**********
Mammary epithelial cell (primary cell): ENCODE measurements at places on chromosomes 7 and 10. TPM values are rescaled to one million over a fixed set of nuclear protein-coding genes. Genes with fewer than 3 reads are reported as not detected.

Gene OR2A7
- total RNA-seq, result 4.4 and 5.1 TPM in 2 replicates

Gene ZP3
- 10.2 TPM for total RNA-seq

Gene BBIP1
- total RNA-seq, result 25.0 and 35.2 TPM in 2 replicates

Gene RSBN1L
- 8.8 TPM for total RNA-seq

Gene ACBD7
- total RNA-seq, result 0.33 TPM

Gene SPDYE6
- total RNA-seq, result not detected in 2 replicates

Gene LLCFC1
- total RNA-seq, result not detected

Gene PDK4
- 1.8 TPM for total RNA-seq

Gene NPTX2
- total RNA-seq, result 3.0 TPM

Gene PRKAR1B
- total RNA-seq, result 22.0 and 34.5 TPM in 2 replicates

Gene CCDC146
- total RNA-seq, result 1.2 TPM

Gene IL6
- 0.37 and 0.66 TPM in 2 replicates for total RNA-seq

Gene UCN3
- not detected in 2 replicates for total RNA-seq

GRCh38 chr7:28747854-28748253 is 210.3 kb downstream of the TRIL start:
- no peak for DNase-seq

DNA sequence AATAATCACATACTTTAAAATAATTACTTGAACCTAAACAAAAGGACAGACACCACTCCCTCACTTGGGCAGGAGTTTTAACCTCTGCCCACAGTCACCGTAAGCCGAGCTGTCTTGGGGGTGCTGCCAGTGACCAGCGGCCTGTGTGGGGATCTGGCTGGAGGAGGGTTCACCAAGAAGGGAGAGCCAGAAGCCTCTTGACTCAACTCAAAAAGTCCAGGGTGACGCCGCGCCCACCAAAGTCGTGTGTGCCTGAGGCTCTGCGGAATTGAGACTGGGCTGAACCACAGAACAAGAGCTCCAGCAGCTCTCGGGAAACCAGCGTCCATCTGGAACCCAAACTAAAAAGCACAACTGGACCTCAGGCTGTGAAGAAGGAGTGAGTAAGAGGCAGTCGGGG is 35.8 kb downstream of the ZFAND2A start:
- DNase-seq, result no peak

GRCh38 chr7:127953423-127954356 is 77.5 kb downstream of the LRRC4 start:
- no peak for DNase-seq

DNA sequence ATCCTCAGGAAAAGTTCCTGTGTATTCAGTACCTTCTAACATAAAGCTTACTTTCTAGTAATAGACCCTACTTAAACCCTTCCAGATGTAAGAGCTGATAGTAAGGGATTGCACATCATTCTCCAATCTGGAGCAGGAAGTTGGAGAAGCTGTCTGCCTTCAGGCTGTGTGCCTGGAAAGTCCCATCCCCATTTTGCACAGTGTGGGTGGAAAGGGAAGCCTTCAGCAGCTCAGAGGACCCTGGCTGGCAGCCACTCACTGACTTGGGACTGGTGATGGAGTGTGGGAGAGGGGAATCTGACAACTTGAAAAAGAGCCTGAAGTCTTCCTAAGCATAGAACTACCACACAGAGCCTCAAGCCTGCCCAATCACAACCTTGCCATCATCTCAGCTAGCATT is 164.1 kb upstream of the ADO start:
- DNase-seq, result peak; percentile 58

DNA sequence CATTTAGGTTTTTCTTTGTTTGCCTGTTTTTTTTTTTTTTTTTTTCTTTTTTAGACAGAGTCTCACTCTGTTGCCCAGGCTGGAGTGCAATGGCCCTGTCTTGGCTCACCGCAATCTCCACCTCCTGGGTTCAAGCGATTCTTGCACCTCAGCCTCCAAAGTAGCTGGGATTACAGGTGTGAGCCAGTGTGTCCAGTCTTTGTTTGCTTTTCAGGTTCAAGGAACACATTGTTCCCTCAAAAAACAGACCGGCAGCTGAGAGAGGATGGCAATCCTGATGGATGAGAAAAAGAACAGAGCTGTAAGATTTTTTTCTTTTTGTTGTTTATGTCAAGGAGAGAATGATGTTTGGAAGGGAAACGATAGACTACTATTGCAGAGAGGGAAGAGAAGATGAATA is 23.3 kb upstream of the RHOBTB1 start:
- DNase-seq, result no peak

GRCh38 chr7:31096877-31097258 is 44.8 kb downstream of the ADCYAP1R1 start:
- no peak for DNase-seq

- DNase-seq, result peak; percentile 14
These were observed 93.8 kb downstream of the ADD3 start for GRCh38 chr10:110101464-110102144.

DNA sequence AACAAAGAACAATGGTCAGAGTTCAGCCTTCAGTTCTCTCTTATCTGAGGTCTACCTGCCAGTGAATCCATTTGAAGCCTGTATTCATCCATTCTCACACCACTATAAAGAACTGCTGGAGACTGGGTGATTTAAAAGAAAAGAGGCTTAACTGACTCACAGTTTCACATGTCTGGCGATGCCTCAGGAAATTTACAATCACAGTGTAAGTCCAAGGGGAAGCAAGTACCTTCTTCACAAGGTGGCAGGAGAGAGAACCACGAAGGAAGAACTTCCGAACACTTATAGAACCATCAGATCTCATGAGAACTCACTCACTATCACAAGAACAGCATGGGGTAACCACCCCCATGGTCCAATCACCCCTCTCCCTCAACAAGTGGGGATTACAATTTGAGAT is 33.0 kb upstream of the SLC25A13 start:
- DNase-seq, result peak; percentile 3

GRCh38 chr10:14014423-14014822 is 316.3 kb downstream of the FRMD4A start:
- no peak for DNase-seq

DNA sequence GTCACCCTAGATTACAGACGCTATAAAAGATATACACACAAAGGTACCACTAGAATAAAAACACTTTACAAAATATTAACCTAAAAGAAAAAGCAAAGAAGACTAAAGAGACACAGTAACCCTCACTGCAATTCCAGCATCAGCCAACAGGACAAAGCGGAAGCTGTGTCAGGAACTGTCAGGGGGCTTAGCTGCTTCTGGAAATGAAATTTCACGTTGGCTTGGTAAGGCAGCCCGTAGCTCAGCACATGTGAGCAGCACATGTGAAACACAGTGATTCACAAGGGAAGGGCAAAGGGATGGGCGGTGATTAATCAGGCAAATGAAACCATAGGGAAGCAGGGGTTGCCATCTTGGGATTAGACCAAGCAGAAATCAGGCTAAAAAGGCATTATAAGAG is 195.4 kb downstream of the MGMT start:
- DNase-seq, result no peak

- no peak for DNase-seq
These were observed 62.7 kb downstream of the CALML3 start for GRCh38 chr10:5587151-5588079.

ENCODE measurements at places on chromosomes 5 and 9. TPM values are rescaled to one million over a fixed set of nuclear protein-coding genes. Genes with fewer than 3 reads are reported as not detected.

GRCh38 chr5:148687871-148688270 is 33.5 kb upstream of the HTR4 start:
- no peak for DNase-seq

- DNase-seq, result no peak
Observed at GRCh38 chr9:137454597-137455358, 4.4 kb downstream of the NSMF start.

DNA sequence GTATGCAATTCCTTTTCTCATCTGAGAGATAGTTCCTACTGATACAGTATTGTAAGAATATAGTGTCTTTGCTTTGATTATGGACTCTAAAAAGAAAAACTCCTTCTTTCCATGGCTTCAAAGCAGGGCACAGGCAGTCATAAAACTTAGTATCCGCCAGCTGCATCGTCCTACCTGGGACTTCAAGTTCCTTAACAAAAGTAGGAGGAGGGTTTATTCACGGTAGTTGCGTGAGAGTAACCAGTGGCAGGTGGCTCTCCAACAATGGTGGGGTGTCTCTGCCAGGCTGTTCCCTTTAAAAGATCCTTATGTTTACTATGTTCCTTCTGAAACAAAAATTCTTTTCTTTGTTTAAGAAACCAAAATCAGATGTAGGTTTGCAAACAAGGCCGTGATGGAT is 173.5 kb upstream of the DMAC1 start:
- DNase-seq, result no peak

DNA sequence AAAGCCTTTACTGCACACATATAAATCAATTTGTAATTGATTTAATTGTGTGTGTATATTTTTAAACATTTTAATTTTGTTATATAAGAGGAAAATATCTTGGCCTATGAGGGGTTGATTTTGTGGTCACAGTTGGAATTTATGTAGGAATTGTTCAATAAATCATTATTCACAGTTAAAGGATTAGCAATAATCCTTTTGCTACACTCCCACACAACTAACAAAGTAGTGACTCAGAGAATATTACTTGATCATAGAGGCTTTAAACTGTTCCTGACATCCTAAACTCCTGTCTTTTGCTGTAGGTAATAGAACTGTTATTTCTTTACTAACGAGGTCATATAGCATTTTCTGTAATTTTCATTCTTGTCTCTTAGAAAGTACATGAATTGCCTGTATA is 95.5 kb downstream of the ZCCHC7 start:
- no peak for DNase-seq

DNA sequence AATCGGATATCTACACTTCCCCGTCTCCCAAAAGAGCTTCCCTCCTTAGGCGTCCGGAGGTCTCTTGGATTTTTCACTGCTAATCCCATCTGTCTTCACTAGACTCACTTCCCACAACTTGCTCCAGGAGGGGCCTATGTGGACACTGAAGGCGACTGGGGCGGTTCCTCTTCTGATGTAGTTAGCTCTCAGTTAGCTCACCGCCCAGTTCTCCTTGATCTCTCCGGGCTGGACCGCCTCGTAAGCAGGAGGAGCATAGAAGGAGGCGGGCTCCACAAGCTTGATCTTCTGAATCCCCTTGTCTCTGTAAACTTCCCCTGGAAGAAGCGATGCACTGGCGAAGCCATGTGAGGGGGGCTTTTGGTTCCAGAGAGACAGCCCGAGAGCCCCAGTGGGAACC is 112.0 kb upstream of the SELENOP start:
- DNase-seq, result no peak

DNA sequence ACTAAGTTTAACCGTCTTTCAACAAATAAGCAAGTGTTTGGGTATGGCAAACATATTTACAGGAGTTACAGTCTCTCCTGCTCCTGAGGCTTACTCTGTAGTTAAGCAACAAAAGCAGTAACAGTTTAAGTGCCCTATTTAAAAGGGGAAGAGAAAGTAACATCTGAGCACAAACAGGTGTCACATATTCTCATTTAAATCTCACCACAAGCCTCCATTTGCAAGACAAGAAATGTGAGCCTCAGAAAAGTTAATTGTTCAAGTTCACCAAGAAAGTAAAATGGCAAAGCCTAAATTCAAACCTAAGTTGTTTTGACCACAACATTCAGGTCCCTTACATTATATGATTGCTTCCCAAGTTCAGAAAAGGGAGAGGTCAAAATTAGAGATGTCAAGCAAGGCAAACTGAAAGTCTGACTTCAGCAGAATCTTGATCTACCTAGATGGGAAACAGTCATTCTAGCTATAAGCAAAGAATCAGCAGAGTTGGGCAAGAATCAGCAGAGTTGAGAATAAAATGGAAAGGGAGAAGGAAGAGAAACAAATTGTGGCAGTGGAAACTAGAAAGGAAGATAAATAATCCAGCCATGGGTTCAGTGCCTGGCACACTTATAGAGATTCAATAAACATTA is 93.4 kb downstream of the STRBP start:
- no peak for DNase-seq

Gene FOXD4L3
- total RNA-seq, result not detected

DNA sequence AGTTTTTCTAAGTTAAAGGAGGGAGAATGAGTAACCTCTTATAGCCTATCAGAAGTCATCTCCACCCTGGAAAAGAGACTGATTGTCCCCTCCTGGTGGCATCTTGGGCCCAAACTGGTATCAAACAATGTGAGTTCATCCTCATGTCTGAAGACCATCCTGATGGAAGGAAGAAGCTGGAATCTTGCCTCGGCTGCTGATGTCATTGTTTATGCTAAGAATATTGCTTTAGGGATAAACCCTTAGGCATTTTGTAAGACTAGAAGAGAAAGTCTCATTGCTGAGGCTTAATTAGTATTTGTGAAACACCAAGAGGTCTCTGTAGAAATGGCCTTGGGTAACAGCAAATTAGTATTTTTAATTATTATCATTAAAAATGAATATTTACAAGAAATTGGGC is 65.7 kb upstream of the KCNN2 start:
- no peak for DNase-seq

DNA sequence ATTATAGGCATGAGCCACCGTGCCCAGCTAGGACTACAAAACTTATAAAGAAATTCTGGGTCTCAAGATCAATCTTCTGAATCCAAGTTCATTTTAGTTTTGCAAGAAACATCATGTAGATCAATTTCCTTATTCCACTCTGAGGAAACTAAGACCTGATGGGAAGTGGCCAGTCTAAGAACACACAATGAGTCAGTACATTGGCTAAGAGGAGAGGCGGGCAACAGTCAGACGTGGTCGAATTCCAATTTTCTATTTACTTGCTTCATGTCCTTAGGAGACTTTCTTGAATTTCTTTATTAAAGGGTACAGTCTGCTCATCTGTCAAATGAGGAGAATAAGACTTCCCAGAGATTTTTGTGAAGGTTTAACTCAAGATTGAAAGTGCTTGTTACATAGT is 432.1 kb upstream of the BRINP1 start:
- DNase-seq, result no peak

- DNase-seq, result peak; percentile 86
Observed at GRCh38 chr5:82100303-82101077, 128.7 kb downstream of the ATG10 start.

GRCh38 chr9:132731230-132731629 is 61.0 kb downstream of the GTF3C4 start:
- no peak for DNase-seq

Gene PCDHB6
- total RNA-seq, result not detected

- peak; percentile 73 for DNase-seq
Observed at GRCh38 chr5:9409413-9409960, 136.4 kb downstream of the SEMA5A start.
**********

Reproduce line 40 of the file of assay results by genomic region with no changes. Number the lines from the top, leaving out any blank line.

- DNase-seq, result peak; percentile 14